Braided facades – who would have thought?

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Braided facades – who would have thought?

New innovative precast facades are popping up in the form of graphic concrete, 3D surfaces, porcelain glazing, glass-reinforced concrete, chemically colored surfaces, and what not, all across the world. Today we are, however, presenting a breathtaking achievement – braided facades. These decorative walls are impressing passers-by at the National Museum Park in Stockholm, Sweden.

The renovation work for the Swedish National Museum, built in the 1860s included not only renovations but also the construction of a new service building that locates only 10 meters from the museum. Wingårdhs, Sweden's fifth largest architectural firm was responsible for the service building design, which was to meet the requirements of innovative and sustainable Swedish community environments. Their aim was to design a building - with beautiful facades - that would interact with the environment and be well-suited to the 18th century park.

It was not an easy task for Strängbetong, Elematic’s long-term customer, to manufacture braided facades that matched the architectural vision and also the requirements of the Swedish State Property Agency in preserving the cultural heritage and historical values of the area. Such facades had not been manufactured before and thus questions such as how to do the pattern fitting and how to design the corners had to be solved. Several sketches and multiple test rounds later, the desired pattern was reached. Due to the complexity of the braided facades, it was also of utmost importance to assure consistency throughout the manufacturing. Hence, one casting was used for all the braded walls to eliminate any concrete-related inconsistencies in the surface.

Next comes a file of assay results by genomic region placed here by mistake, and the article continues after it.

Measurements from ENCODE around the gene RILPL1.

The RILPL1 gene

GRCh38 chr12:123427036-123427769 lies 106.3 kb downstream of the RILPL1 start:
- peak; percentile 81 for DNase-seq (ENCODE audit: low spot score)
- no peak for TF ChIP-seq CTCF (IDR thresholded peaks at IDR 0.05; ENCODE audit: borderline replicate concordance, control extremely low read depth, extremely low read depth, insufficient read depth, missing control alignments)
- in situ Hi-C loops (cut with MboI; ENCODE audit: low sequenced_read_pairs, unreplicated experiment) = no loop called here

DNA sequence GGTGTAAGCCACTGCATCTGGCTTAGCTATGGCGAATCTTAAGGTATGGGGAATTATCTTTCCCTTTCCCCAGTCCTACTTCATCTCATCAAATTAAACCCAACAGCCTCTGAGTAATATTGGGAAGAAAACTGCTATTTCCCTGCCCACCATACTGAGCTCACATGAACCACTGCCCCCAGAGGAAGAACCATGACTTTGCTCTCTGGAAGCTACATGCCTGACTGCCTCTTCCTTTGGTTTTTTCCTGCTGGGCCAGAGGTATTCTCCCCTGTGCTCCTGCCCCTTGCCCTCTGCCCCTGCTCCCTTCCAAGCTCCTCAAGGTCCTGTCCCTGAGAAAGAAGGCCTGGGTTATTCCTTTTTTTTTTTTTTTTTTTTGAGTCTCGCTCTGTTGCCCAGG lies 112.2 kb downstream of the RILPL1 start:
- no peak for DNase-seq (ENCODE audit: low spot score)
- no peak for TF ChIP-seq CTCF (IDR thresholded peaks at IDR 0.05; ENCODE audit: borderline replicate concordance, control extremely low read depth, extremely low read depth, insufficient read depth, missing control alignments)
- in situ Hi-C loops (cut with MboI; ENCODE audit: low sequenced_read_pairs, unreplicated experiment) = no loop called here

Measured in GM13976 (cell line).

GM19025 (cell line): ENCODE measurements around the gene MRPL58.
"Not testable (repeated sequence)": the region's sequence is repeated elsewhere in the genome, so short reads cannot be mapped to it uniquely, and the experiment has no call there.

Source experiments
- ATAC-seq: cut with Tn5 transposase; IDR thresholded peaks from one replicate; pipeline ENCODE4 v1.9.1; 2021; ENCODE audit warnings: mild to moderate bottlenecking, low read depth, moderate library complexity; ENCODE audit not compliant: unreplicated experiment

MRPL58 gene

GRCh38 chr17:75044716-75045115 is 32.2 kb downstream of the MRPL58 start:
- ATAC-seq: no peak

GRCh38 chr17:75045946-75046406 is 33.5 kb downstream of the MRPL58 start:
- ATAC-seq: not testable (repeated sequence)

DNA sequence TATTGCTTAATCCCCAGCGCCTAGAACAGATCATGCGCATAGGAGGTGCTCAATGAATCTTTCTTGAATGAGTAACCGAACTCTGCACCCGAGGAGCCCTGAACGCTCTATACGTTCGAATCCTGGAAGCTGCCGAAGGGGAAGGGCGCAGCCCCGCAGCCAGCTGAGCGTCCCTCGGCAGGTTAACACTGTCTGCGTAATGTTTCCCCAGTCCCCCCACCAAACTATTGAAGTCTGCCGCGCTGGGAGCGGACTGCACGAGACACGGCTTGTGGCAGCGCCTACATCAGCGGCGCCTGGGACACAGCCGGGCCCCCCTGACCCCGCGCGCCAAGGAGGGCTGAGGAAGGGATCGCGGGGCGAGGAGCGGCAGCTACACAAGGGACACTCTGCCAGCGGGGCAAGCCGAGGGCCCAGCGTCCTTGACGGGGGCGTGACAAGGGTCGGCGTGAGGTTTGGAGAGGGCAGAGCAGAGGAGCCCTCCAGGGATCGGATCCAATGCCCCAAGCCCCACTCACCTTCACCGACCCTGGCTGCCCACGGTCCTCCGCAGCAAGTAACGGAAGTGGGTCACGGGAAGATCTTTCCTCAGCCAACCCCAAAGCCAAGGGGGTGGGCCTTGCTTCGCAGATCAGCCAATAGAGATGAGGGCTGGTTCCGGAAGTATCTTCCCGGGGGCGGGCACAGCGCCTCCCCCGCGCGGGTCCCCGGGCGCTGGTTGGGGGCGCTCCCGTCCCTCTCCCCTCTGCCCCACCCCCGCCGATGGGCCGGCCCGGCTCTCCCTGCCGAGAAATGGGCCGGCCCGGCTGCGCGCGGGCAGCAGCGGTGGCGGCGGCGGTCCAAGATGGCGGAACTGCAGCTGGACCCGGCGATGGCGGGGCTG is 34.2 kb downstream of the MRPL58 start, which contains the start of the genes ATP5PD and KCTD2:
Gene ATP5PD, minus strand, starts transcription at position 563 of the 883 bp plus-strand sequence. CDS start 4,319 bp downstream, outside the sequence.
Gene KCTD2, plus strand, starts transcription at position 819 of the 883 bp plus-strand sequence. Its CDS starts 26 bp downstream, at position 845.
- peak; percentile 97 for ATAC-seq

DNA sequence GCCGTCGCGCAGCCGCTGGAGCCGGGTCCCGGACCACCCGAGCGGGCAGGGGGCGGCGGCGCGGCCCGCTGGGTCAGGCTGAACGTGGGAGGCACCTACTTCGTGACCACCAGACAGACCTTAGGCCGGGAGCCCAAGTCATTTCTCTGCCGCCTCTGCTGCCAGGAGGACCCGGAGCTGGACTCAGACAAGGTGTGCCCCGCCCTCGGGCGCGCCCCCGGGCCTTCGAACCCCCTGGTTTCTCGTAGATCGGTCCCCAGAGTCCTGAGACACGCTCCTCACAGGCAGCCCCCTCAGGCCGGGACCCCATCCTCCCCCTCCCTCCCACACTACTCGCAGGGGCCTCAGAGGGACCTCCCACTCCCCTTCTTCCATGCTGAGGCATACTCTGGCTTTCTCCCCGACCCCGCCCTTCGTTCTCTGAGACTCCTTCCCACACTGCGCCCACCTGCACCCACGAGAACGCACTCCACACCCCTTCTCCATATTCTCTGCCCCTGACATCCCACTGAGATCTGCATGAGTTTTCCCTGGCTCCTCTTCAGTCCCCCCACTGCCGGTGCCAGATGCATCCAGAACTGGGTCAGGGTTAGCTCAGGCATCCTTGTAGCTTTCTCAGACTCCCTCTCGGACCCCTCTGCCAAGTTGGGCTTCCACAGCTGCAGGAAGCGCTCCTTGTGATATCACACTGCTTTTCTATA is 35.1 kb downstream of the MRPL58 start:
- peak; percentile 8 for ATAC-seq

The challenges didn’t, however, end in the manufacturing phase, because transporting the facades from the factory to the construction site posed problems due to narrow streets. The assembly work has also been described challenging, because the pattern alignment in the braids, especially in the corners, had to be perfect as the eye is sensitive to deviations. Ever since the building was inaugurated in October 2018, the braided facade clearly attracts attention among the public.

As the National Museum is located opposite the Royal Palace, it was crucial that the service building blended in with the environment, so that it would stay in place for years to come. However, the entire lifecycle of the building was still thought upon all the way from the design table to the installations. Special attention was given to the fact that the building had to be easily dismantled and recycled if needed. As of now, people are admiring the braided illusion on the facades that adorn the service building.

 

Service building in detail:

  • Location: Blasieholmen, Stockholm, Sweden
  • Construction period: 2016-2018
  • Developer:  The State Property Agency of Sweden
  • Contractor:  Skanska
  • Architect:  Wingårdhs
  • Concrete element supplier: Strängbetong in Herrljunga
  • Precast elements:
    • Matrix casting of 16 facade elements and smooth casting of 1 element
    • 5 interior walls
    • 2 concrete pillars
    • Stairs and stair landings

 

Information & photo reference:

Consolis Strängbetong. (2016, May 23). Flätad fasad väcker intresse vid Nationalmuseum. https://strangbetong.se/aktuellt/strangbetongs-flatade-fasad-vacker-intresse-vid-nationalmuseum/.

Consolis Strängbetong. (2018, October 8). ”Den flätade fasaden är det häftigaste vi gjort”. https://strangbetong.se/aktuellt/nationalmuseum/. 

 

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